Meal prep intimidates me—and I'm a food editor. I picture an enormous collection of coordinating plastic containers, meticulously chopped vegetables, marinating proteins all lined up and ready to go, possibly even...spreadsheets. Yet people swear by it, and actually, I bet it is satisfying, and reassuring, to know that you'’ll hardly have to pick up a knife for days, get dinner on the table faster each night, and be fed with delicious food you cooked yourself.

I was already in the habit of planning my meals (dinners, at least), figuring out on Sunday what I'd cook for my family for supper Monday through Friday. Still, I'd always assumed meal prep (as in prepping five nights' worth of dinners all in one fell two-hour swoop) was advanced-level stuff. So, every night, I'd start with my ingredients in their un-prepped form, chopping onions, peeling garlic, breading fish fillets before frying them and so on.

Then, last fall, with my kids starting first grade and pre-k, my husband and I both working all day and me trying to get a homemade dinner ready somewhere in the ballpark of 6 p.m., I added a new step to the routine. After that day's dinner was done, cleaned up and my kids were in bed, I'd parcel out the following day's meal preparation, doing 20 minutes every evening.

That new step, I realize now, is pretty much meal prep, minus the Instagrammable photos and matching plastic containers. And if you're thinking you might want to try it, doing a little bit each night (or even just one night!) could be a good way to see if it makes your life any less stressful. It's definitely helped me have dinner ready more quickly, without having to scramble.

You probably have everything you need already—a big sheet pan, dish or tray to keep prepped main courses on; plastic wrap and aluminum foil for covering; small and large resealable plastic bags for storing cut vegetables; and, a couple of containers with lids. Matching is nice, but um, so are color-organized bookshelves, so...

Here's an example of one week's worth of dinners at my house (most recipes improvised), and what I did every evening before to prep for the next day's dinner.

The Week's Menu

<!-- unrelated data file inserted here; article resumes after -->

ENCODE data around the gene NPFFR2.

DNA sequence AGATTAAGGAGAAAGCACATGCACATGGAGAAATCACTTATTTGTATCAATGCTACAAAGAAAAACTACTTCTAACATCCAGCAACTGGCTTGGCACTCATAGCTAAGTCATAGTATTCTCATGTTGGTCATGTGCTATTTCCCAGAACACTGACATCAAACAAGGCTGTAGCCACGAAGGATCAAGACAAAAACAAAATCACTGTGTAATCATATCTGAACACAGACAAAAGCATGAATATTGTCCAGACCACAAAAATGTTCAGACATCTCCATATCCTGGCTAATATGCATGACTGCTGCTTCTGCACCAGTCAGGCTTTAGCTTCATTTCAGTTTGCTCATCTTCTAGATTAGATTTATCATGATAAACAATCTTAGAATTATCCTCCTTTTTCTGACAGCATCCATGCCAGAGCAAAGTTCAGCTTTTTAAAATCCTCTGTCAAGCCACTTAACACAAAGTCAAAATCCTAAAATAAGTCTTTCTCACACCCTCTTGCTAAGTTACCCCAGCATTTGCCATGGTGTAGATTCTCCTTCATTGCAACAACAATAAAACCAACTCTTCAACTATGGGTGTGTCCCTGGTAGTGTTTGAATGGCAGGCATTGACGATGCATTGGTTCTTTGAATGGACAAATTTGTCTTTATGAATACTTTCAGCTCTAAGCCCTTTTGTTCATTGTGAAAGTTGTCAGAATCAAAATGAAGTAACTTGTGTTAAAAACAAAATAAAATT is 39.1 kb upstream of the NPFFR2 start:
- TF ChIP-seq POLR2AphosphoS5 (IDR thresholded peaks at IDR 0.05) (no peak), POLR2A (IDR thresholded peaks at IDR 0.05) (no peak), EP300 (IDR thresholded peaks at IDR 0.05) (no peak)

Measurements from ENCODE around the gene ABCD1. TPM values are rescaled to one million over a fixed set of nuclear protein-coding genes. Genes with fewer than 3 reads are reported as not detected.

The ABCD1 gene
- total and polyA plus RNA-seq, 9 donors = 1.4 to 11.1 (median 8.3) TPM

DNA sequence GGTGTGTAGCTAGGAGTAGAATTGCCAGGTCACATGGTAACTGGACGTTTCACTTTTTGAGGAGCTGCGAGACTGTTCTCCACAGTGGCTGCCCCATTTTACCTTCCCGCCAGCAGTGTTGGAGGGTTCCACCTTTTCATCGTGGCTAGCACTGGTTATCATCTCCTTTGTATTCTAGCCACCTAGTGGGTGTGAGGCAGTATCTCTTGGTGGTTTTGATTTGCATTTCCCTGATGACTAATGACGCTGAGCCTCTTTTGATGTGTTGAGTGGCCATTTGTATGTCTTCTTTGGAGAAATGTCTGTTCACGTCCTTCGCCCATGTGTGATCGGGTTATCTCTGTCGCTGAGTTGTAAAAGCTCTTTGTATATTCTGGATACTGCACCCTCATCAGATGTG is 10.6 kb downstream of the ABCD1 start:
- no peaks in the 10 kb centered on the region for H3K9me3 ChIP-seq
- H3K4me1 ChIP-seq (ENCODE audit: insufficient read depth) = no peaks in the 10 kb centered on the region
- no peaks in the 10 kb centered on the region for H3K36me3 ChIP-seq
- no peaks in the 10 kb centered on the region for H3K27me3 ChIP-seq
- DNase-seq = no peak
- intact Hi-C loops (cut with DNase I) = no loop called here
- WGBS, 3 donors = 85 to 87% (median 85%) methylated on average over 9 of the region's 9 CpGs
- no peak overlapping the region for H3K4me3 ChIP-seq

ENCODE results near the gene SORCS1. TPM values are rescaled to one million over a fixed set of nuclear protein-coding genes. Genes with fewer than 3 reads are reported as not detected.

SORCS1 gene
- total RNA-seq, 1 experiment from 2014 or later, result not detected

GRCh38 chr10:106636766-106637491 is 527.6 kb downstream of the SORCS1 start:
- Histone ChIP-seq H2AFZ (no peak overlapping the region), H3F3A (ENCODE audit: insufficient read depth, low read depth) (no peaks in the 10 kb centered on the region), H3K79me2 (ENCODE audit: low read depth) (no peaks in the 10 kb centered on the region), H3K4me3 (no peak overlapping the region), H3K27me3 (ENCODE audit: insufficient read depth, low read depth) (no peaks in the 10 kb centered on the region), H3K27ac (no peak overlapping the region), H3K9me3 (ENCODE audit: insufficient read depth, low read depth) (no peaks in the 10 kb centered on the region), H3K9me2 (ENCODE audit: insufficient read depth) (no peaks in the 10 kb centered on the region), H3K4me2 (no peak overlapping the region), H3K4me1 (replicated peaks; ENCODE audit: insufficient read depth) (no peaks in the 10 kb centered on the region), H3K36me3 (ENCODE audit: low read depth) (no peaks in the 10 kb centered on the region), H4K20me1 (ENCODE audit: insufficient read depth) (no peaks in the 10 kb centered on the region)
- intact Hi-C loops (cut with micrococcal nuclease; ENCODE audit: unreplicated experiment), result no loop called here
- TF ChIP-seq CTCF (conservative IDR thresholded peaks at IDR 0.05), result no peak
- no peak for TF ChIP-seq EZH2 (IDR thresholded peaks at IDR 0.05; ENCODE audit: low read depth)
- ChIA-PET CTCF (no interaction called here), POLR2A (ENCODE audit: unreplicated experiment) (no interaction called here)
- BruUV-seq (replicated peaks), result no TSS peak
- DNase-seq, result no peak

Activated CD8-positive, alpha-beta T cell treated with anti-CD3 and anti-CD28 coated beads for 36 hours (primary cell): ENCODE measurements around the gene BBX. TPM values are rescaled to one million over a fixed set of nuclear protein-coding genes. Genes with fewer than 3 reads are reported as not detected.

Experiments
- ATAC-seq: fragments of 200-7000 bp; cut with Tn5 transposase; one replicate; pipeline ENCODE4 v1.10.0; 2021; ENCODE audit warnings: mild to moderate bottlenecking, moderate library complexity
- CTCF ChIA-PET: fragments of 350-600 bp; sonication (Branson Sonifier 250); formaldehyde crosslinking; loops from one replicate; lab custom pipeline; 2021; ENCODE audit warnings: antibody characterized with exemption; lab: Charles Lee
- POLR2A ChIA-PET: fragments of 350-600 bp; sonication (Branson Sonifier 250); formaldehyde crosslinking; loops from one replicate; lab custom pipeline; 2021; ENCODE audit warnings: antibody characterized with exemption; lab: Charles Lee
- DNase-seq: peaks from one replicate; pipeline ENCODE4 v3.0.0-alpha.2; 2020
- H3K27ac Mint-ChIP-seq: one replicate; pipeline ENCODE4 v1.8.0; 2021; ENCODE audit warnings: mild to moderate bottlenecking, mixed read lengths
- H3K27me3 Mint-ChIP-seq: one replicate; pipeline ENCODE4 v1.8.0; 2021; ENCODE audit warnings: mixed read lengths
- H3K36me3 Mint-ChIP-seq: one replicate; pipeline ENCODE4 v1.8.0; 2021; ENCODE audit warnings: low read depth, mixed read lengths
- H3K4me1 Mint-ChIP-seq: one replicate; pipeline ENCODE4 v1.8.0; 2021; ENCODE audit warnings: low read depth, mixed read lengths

Meatloaf, salad and rice

Breaded and fried cod, cauliflower mash with crème fraîche, salad

Roasted pork tenderloin, roasted Brussels sprouts and garlic bread

Harissa chicken with salad

Spinach and tomato tortellini soup

The Week's Master Meal and Meal-Prep Schedule

Prep for tomorrow: meatloaf and salads
  • Chop onion, garlic and parsley for the meatloaf; mix with milk-soaked breadcrumbs, egg, ground beef and pork, grated Parmesan cheese and dried sage; form into loaf on a rimmed sheet pan. Cover with plastic.
  • Wash and dry three salads' worth of lettuce, tear (don't cut, or it browns) into pieces. Place in a zip-sealed bag in the crisper drawer. Slice red onion for salad and place in small zip-sealed bag inside a plastic container to prevent the entire fridge from smelling like onions.

    Serve tonight: meatloaf, salad, rice
  • Bake meatloaf
  • Dress salad
  • Cook rice

    Prep for tomorrow: cod and cauliflower
  • Pat cod dry, check for bones. Dip each fillet in flour then egg then breadcrumbs. Lay the fillets on a rimmed sheet pan and cover tightly with plastic and then foil, to prevent the fish from drying out. (Note: This prep works with frozen cod, too. You can bread it frozen; it will thaw in the fridge and be defrosted by the time you're ready to cook it the following evening.)
  • Cut cauliflower into florets; wash and lay on a towel to dry. Place the cauliflower in a container with a lid in the fridge.

    Serve tonight: breaded and fried cod, cauliflower mash with crème fraîche, salad
  • Fry cod in grapeseed oil on both sides until crispy and serve with tartar sauce and lemon wedges
  • Steam cauliflower and puree with a few spoonfuls of crème fraîche, salt and pepper
  • Dress salad

    Prep for tomorrow: Brussels sprouts and garlic bread
  • Rinse Brussels sprouts and let them air dry on a tea towel. Cut off the stems/tough bottoms and put them in a container with a lid. Store in the refrigerator.
  • Wash and dry a few sprigs of parsley for the garlic bread. Lay the sprigs between paper towels and place them in an open plastic bag in the fridge.

    Serve tonight: roasted pork tenderloin, roasted Brussels sprouts, garlic bread
  • Season pork with dried oregano, rosemary, salt and pepper; drizzle with olive oil and roast
  • Lightly coat sprouts with olive oil, salt and pepper, and roast along with pork.
  • Slice a baguette in half lengthwise but don't cut all the way through, so one edge remains attached. Mince parsley. In a small bowl, mix together softened butter, some olive oil, salt, garlic powder and parsley and spread on the inside of the loaf. Wrap in foil and bake for about 15 minutes, then slice and serve.
  • Same oven temp for everything—425°.

    Prep for tomorrow: harissa chicken
  • Score chicken legs, rub in harissa, season with salt and pepper and place into a roasting pan. Scatter garlic over and around the chicken, squeeze lemon juice all over and add cherry tomatoes, halved new potatoes and some pitted kalamata olives. Cover tightly with foil and refrigerate.

    Serve tonight: harissa chicken with salad
  • Drizzle olive oil over the pan and toss all the ingredients for the chicken dish onto it; bake at 375° for about 45 minutes.
  • Dress salad

    Prep for tomorrow: vegetables
  • Mince garlic, dice onion, chop spinach. (Store in refrigerator.)

    Serve tonight: spinach and tomato tortellini soup
  • Soup: Saute garlic and onion in olive oil; stir in broth, canned tomatoes, tortellini, herbs and water. Simmer and then stir in the spinach.

    Prep: none!

    Next Story